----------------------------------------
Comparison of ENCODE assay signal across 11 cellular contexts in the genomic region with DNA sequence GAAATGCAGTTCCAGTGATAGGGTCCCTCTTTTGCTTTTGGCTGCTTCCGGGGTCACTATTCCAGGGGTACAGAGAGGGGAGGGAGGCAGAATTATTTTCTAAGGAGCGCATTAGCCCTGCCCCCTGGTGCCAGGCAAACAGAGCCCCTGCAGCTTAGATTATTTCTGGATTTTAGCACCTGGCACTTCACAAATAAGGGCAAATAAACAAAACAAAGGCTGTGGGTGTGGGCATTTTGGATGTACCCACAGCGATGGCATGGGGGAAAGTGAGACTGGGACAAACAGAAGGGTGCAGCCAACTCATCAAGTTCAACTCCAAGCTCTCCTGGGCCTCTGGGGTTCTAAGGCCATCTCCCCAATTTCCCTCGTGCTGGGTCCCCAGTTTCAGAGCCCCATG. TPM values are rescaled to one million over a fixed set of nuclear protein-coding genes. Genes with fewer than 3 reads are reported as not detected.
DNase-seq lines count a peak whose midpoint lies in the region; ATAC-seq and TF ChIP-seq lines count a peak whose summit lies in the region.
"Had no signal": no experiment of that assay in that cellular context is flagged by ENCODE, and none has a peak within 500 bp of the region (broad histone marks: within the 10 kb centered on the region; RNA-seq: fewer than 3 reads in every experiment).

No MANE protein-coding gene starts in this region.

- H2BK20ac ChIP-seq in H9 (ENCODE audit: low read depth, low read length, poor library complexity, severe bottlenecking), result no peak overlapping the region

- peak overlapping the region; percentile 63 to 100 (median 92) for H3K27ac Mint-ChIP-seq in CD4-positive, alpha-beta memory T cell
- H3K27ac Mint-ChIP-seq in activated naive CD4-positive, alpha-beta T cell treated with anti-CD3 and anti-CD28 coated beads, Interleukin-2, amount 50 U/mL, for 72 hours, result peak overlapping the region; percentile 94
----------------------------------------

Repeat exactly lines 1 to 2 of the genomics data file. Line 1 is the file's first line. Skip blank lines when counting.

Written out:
Comparison of ENCODE assay signal across 11 cellular contexts in the genomic region with DNA sequence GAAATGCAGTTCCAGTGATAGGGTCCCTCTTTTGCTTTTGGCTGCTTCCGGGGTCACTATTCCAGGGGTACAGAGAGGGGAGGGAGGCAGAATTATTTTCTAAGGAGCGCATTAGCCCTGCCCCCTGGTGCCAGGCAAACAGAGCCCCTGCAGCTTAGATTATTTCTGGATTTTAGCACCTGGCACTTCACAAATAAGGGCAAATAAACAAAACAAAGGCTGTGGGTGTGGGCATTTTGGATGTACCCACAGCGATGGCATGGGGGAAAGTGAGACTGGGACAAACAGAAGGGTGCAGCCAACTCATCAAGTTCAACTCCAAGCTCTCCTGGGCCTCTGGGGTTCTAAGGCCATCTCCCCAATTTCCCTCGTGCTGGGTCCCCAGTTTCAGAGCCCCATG. TPM values are rescaled to one million over a fixed set of nuclear protein-coding genes. Genes with fewer than 3 reads are reported as not detected.
DNase-seq lines count a peak whose midpoint lies in the region; ATAC-seq and TF ChIP-seq lines count a peak whose summit lies in the region.